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Abstract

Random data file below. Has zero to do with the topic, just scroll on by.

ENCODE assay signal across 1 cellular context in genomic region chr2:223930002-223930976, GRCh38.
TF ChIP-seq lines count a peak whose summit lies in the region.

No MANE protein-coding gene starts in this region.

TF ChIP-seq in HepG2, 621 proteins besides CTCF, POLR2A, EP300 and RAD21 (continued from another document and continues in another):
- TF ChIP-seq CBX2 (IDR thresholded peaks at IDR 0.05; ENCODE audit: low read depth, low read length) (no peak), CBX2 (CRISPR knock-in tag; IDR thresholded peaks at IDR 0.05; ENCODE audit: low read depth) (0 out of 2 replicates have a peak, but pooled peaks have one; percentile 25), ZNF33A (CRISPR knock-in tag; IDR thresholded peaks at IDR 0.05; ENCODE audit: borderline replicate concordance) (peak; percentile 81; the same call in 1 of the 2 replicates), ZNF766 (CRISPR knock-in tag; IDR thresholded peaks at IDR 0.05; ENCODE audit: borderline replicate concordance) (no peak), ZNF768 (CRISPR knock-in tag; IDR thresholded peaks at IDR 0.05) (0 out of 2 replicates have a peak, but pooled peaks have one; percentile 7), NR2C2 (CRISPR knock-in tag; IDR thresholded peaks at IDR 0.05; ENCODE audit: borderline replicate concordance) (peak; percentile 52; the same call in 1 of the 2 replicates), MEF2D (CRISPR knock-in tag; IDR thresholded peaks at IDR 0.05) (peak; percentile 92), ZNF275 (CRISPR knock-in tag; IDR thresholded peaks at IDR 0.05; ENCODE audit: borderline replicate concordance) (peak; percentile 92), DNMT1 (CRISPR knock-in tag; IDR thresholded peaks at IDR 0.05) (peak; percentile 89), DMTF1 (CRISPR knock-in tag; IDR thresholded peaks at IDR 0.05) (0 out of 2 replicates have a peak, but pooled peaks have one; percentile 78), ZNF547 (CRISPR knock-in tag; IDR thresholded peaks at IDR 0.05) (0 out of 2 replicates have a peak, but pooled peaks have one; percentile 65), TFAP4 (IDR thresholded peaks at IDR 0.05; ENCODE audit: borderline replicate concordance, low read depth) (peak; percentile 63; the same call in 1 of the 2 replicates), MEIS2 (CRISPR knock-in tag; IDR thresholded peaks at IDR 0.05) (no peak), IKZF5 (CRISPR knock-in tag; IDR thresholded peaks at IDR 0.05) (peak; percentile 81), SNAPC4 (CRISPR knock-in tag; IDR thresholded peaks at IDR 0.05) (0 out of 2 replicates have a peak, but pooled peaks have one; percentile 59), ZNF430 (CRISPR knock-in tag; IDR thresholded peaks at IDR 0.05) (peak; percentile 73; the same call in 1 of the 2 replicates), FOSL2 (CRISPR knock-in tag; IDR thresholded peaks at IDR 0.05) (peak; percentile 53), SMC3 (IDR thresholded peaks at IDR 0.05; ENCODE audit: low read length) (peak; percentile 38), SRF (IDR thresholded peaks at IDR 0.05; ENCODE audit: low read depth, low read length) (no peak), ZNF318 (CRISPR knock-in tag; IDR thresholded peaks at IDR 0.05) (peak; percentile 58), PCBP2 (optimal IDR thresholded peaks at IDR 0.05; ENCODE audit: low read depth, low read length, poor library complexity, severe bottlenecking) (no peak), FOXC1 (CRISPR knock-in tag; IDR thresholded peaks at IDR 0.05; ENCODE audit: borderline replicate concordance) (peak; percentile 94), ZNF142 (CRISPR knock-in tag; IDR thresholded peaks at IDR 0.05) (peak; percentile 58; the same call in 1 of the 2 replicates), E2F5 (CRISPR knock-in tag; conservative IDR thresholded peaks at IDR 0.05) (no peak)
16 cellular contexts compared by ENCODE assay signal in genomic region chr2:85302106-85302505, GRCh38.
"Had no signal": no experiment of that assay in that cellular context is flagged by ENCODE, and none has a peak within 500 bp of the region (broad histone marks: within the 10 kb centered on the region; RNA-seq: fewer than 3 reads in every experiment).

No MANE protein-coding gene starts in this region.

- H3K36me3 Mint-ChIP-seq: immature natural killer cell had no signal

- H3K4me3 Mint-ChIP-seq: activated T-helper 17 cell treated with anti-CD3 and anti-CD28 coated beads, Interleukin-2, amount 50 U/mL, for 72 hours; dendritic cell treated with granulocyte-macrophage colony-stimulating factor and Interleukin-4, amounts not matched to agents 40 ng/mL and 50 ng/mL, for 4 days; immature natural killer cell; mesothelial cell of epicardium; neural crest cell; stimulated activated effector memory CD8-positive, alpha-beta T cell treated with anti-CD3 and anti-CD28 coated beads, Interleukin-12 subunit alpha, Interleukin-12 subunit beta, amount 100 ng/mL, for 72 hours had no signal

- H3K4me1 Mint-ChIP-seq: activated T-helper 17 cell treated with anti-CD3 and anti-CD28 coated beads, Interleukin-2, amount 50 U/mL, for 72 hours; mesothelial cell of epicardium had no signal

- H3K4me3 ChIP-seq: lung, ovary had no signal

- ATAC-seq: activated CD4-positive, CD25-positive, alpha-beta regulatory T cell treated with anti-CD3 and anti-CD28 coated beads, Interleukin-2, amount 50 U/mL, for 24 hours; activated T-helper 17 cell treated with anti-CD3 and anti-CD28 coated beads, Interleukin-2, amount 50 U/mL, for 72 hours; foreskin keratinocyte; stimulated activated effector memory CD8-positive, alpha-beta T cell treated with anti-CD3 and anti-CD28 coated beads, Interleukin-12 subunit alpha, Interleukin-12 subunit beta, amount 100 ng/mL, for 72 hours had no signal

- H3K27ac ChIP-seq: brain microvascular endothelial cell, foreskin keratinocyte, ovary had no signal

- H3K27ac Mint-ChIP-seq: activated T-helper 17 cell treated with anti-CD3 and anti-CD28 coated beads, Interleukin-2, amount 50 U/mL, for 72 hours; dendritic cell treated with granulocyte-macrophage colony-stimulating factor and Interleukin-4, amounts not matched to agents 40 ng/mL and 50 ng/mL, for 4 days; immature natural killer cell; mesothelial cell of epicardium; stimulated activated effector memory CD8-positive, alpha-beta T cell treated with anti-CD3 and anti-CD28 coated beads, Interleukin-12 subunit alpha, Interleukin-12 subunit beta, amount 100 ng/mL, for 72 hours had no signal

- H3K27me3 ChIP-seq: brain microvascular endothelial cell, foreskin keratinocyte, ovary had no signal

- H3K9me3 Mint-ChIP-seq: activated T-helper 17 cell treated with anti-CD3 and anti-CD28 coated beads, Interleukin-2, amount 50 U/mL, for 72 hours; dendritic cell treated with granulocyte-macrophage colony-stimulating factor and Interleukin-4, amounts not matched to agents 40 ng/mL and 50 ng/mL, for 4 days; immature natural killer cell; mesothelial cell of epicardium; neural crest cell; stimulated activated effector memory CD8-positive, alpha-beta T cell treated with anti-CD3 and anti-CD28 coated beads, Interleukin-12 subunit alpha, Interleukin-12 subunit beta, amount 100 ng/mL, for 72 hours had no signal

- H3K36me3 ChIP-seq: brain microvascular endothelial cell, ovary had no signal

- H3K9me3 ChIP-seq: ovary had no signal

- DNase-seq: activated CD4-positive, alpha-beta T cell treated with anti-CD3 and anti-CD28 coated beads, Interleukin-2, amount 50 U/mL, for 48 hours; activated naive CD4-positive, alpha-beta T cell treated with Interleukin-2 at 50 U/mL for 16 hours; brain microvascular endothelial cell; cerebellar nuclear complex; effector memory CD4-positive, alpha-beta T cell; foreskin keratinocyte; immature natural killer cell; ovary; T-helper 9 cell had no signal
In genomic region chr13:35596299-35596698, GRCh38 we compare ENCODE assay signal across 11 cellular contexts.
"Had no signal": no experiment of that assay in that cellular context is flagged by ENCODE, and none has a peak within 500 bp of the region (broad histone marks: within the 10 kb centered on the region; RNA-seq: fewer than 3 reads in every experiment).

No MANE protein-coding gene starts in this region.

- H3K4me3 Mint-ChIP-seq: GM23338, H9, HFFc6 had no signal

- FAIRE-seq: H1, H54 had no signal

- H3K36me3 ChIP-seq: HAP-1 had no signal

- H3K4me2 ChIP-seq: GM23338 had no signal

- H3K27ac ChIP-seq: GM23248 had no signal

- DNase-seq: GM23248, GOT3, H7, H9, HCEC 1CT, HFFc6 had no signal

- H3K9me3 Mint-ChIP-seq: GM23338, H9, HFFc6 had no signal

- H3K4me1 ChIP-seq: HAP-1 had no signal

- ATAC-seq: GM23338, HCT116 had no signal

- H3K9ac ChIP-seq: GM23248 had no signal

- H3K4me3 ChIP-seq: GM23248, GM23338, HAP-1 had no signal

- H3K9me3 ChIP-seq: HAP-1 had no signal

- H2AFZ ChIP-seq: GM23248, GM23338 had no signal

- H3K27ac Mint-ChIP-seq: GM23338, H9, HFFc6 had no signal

Social control is the generic term used to refer to reactions to counter-normative behaviors and to informal social sanctions that can be attributed to deviant individuals. This review of theories and experimental findings addresses the determinants of social control reactions. First, we examine researches in experimental social psychology that show how people's reactions can be inhibited by the presence of others; a phenomenon known as the ‘Bystander effect’. Next, we examine the extent to which group membership factors affect social control. According to the ‘Black Sheep effect’, people are more severe with a deviant when they share their social identity than when he is a member of an out-group. Even though these processes appear as good predictors for social control reactions, other findings highlight that social control and the previous processes could be associated to self-related motivations that are encouraging people to defend themselves through the protection of their group's norms.